I think this might be at the bottom of everything for me. The piece of theatre is like a piece of music (I think i went near this on the previous post). So there are all sorts of different moods, modes, sounds and textures that you might include. And some theatre makers only write solo pieces, some write complex but facile pop, some write light quartets.. you don’t need to know all the instruments to make something successful. The text is usually our guide because it comprises quite a lot of the information – there’s the actual music and rhythm of the dialogue of course, easily laid out, and a fair map of some of the other instruments: the themes, the moods (sometimes), and depending on the writer, more, or less. But of course in the experiencing of the piece, the scenery, the costuming, the sound and music (enormously), the placing and movement on the stage, the overlapping of one thing into another thing, can re-create those ideas and energise those patterns. We don’t call it a revival for nothing – the text is dead outside of production.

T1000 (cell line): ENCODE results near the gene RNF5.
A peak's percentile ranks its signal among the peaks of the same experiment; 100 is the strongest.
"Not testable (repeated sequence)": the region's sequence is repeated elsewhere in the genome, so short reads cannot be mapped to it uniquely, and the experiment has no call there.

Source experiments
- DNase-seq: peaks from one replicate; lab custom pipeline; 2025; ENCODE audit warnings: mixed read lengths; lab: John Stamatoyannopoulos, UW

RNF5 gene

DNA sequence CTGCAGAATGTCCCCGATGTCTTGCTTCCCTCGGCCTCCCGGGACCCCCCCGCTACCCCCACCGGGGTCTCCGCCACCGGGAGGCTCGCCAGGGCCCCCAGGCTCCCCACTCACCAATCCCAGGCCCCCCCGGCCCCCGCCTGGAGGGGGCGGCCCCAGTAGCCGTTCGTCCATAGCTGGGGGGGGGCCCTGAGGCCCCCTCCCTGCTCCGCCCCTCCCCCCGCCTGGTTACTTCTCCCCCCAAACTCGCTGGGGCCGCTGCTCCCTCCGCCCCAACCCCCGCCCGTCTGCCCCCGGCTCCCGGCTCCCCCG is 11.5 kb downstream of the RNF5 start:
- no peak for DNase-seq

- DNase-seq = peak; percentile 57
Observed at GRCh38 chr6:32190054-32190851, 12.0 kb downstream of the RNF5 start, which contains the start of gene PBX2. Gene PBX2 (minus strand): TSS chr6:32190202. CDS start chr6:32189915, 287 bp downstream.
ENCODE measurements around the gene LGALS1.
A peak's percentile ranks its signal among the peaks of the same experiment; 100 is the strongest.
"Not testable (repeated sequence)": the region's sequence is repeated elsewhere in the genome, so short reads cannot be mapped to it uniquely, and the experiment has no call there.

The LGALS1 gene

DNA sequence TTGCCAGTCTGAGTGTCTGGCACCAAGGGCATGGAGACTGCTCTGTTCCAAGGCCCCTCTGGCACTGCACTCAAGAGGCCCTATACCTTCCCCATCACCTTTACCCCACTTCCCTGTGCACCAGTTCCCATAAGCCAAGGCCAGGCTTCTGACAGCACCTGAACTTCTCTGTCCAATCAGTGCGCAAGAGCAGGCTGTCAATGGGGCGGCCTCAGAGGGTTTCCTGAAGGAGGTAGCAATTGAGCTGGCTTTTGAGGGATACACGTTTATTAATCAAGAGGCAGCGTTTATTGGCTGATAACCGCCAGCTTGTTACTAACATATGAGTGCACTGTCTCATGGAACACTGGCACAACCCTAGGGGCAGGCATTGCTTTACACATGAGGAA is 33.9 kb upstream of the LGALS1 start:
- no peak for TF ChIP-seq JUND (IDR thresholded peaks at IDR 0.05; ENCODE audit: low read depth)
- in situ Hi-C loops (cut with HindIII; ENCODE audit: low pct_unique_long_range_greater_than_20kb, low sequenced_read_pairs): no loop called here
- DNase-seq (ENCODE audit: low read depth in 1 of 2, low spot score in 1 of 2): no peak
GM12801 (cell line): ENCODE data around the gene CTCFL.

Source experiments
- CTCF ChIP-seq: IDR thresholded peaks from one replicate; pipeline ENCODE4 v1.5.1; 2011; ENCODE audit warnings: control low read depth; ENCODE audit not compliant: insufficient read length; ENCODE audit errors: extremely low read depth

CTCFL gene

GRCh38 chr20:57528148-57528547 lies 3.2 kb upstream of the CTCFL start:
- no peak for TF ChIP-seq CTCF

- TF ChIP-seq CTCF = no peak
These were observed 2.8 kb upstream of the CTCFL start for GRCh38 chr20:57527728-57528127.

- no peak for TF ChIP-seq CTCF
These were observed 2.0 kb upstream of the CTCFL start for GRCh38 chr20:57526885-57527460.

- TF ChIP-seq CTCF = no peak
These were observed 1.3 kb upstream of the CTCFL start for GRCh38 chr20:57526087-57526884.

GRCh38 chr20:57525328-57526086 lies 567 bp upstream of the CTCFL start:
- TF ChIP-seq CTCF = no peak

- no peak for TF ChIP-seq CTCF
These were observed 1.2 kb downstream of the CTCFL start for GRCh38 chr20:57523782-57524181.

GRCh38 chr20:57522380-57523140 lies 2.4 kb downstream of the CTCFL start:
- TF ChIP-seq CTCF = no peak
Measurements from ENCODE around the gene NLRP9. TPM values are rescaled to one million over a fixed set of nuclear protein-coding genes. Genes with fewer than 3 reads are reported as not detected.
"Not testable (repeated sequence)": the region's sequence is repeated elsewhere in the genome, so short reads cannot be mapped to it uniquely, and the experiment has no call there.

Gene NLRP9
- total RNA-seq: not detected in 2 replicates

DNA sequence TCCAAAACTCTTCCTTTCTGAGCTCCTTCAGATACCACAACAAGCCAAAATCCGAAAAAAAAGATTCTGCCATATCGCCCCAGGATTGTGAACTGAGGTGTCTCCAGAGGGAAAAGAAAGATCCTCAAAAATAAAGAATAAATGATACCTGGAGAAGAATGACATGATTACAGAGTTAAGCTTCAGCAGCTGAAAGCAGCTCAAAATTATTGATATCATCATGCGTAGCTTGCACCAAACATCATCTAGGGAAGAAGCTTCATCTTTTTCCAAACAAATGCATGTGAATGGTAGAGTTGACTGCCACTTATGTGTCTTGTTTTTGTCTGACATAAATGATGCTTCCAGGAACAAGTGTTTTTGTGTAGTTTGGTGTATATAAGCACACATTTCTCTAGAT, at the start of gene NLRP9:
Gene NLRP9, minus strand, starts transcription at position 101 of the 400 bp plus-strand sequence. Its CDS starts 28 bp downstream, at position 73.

And like a good, complex piece of music, some instruments are off doing something hugely important and almost subliminal while your attention is on the dominant melody lines – they’re setting the context of that line in a way that allows that line to stand out. And sometimes there are multiple strands of melody that are happening simultaneously – and at other times each of them are allowed to be heard alone. The different aspects of the theatrical piece don’t need to be doing the same thing either – if they are all working slavishly together, you only get loudness when you could be having a co-ordinated surge of emotion, action or theme. It’s the sort of advice we give to writers a lot to consider in how they construct their plots, but it’s just as important for everyone else (directors especially).